It was that liminal time, just before the winter festival. The scribe had been working hard all week, painstakingly transcribing old legends, cherished myths, ancient documents, examining beautiful images and puzzling over antique words, sifting every sentence to winnow out the precious grains of truth from the chaff of idle speculation. As he took his rest, the music of the wind was like the strumming of a mighty lyre, the beat of the rain the pizzicato of a mystical psaltery, and sleep overpowered him with sweet, irresistible force…
I found myself on the side of a mountain, by the entrance of a dark cave. From inside the cave came the sound of everlasting music, and as I entered, I heard two voices calling to me. “Cruit” said one; “Tiompán” said the other. The Dancers of the Centuries had made eight circles.
I followed the more noble voice to the higher path, and as it called again “Cruit“, I saw the tiny figure of a fairy musician, playing a lyre. It was too dark to see if the lyre had six strings or three, but as the musician’s hand strummed the strings, the lyre’s voice said once again “Krrt”.
Now I followed the ruder voice’s cry of “Tiompán” along the lower path, until I saw another magical musician playing a psaltery. In the darkness, I could not see if he plucked the wire strings with his fingers or with a quill, whether he played a melody with tiny hammers or beat out a rhythm like a drum. But I heard the sound of the psaltery’s voice, now as bright as gold “Ting!” now as dull as iron “Bang!”.
The dancers made another three circles, A triangular form appeared before my eyes, but I could not tell what it was. Was this the new instrument the Bishop of Dublin had told me of?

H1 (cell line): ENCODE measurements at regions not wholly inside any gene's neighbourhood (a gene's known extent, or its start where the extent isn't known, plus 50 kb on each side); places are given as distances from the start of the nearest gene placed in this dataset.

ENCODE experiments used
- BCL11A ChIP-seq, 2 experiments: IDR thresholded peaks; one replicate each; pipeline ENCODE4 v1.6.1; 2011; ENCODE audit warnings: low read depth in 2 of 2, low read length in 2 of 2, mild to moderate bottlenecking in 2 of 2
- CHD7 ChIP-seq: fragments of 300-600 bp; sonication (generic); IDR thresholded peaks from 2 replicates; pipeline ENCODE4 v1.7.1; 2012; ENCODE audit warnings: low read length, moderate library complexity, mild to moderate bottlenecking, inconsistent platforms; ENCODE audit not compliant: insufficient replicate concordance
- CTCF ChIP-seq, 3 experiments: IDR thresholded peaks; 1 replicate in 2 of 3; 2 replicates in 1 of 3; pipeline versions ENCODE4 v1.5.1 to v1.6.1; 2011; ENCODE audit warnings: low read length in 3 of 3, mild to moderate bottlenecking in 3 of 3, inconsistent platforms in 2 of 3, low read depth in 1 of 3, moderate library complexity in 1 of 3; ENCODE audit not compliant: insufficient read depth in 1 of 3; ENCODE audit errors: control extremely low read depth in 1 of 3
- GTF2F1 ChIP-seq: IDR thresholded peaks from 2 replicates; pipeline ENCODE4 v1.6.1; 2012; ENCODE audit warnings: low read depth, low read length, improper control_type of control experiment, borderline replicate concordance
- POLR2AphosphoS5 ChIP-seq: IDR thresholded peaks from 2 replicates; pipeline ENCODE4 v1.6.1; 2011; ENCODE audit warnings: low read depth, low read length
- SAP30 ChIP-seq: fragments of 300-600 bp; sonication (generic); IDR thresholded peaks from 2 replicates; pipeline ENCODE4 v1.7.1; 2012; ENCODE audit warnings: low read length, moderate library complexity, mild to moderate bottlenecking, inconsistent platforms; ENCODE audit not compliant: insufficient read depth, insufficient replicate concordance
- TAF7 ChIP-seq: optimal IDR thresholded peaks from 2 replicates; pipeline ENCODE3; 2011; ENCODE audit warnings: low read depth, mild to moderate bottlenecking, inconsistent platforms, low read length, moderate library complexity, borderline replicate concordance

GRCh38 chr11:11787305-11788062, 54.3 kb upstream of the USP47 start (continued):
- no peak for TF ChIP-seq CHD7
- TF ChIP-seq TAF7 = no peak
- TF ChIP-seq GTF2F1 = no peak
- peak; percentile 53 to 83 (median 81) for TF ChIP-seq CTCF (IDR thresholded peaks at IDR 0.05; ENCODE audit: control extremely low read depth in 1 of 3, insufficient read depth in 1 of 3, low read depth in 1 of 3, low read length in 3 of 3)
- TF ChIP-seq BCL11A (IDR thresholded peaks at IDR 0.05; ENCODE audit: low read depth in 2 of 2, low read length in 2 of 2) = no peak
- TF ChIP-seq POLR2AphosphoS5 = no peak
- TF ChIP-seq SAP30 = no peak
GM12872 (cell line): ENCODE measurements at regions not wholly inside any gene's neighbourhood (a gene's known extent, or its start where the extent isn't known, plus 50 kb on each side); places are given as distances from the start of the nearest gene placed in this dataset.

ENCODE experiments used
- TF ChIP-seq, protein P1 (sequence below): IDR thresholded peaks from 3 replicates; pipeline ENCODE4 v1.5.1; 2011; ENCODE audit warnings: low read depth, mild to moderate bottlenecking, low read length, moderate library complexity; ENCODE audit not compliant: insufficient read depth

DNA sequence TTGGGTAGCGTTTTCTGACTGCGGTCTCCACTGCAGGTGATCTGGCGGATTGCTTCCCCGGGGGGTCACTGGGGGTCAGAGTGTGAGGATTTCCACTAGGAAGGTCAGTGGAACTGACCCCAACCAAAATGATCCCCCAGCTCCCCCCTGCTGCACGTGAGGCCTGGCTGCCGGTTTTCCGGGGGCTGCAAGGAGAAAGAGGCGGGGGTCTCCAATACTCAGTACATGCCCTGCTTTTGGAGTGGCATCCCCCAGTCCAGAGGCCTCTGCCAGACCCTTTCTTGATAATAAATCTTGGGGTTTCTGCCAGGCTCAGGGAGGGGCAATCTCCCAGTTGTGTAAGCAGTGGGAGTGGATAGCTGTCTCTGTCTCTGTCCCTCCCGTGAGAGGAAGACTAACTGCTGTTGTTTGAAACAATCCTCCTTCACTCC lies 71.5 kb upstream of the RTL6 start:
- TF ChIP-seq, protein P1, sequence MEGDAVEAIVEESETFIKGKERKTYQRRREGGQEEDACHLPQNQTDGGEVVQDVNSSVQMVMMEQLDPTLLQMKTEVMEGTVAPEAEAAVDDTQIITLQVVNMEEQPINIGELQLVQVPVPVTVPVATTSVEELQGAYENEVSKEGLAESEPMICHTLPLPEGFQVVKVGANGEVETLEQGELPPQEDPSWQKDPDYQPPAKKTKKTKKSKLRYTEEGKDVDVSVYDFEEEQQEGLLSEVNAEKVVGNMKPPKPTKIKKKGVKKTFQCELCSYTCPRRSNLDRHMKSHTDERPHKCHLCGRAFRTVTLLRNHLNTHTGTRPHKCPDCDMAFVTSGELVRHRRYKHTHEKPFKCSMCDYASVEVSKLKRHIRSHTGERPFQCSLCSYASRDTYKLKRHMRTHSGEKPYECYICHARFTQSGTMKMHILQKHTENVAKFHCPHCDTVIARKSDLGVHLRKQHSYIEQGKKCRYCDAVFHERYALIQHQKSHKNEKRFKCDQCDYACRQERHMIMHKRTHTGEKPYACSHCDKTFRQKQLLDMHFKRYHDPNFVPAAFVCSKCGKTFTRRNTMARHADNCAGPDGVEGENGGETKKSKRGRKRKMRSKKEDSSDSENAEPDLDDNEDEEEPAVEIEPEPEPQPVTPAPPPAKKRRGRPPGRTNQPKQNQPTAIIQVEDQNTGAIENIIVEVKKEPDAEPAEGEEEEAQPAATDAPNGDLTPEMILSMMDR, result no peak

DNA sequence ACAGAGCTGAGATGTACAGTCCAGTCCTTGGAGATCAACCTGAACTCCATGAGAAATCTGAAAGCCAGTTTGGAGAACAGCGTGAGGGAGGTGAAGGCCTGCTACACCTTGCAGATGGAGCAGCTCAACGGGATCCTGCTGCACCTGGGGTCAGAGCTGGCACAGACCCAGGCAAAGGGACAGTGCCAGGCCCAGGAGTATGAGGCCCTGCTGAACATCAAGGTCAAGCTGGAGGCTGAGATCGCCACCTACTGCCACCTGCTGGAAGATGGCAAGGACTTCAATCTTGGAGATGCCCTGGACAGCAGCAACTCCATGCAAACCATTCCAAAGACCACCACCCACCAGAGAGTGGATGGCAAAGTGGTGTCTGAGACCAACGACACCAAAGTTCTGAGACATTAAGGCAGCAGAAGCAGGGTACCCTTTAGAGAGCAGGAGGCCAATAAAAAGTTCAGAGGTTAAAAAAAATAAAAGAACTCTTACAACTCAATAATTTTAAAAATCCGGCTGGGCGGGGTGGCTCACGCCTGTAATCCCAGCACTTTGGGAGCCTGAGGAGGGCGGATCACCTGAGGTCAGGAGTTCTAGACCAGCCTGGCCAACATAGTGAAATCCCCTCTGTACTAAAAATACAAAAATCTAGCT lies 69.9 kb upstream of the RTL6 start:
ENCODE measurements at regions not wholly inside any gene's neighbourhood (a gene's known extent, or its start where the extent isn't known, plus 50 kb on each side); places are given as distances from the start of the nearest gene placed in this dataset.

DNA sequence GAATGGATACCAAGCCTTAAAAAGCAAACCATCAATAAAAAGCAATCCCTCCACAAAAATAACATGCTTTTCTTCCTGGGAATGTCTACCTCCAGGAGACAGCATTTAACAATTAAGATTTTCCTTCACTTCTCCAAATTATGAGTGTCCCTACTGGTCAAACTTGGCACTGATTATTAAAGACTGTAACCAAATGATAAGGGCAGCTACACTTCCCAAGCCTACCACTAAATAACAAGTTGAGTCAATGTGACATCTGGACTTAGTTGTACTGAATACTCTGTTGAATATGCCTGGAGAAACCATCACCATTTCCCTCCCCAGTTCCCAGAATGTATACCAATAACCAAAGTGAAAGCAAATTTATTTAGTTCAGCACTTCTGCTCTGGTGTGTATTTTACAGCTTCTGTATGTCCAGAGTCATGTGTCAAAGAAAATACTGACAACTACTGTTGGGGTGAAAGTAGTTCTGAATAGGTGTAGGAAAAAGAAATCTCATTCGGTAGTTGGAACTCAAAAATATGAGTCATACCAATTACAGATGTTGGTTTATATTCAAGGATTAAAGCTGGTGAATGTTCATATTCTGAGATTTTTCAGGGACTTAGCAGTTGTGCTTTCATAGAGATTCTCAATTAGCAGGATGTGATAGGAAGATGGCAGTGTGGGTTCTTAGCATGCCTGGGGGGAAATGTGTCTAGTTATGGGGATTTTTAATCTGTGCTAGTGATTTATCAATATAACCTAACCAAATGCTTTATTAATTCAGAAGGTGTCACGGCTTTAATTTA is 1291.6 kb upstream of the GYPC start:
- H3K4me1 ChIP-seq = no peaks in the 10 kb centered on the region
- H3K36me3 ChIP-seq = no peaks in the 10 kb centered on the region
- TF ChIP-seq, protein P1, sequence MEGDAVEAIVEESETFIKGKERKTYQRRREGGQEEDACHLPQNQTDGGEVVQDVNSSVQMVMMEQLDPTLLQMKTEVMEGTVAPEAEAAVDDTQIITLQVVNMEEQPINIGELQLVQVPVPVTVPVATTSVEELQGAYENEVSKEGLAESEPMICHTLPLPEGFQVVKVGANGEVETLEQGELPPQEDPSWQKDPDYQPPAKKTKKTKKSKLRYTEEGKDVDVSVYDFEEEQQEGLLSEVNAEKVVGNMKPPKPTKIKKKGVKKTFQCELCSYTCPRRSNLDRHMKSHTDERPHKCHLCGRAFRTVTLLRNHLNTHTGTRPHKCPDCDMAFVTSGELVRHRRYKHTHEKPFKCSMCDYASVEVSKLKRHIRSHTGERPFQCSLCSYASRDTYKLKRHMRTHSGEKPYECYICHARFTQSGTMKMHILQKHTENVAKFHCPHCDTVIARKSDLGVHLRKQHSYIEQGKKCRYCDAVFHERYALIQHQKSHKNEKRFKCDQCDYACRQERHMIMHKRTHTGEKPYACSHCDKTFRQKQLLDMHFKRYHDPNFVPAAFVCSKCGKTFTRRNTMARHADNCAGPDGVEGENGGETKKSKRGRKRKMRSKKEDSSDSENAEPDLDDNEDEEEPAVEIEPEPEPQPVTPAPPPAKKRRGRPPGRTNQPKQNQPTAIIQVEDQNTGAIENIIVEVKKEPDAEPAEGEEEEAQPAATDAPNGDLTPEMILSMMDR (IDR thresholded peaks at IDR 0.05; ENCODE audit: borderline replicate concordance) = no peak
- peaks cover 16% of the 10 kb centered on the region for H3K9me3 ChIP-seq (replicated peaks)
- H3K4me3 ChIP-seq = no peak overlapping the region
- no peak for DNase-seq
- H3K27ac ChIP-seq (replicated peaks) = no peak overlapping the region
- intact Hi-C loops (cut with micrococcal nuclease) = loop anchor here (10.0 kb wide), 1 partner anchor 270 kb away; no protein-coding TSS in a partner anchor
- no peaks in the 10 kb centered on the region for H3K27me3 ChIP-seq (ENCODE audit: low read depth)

Another circle, and an old man came to me, in the garb of a druid. “My name is Gerald”, he said to me in Latin, “and I come from Wales”.The darkness of the cave withheld from me the secret knowledge of the ancients. The voices still cried out “cruit” and “tiompán“, but I could not see which instrument cried with which voice, unless they all answered: “cruit”. And the sacred instrument of three sides, with the voice of willow and wire I longed for, this was nowhere to be found amidst the mists of myths.
To the music of time, the dancers made three more circles. And at the end of the fifteenth circle of the hundred years, my Lord, there appeared before my eyes a new harp of clear song, a board with its belly swollen like a woman with child, strung with thick wires of strong brass, of pure silver, even of finest gold! It played a strange music which I cannot describe in writing, that reminded me of the wail of the Scottish pipes, of the buzz of the Welsh telyn, of the mathematical music of bells, of monks chanting the canonical hours and of old women lamenting over their lost their sons. And I heard a new word: “Holy, holy, holy – cláirseach, clàrsach, clarsha” it called to me, in accents of the West, of the Islands, of the Highlands.
But the dance only lasted three circles until the music of the cláirseach died. Fiddlers from Italy, dancers from France, soldiers from England, all played faster, higher, stronger. Wise Men from the East summoned the cláirseach to Belfast, and poked around for it in the musical cave. Like surgeons, they drained its life-blood, transplanted it to the city, exchanged its wiry sinews for the insides of sheep…
And with this the scribe suddenly awoke from his dream-turned-nightmare. His visit to the Otherworld had lasted only a few moments, he was sure, but in the everyday world already the Winter Festival was over. Quickly, he scribbled down his speculations, for they did not contradict the hallowed documents he had studied the week before (his work had already been sent to be published in the codex of a Northern land). Of course, he could not prove that his visions were true, but perhaps some fellow scribes and musicians might recognise them …
On the first day of the new millenium, Music and the Celtic Otherworld by Karen Ralls MacLeod was published by Edinburgh University Press.
The Historical Irish Harp: Myths Demistified by Andrew Lawrence-King, Katerina Antonenko & Natalia O’ Shea will be published in a forthcoming issue of Studia Celto-Slavica.
Opera, orchestra, vocal & ensemble director and early harpist, Andrew Lawrence-King is director of The Harp Consort and of Il Corago, and Senior Visiting Research Fellow at the Australian Research Council Centre for the History of Emotions.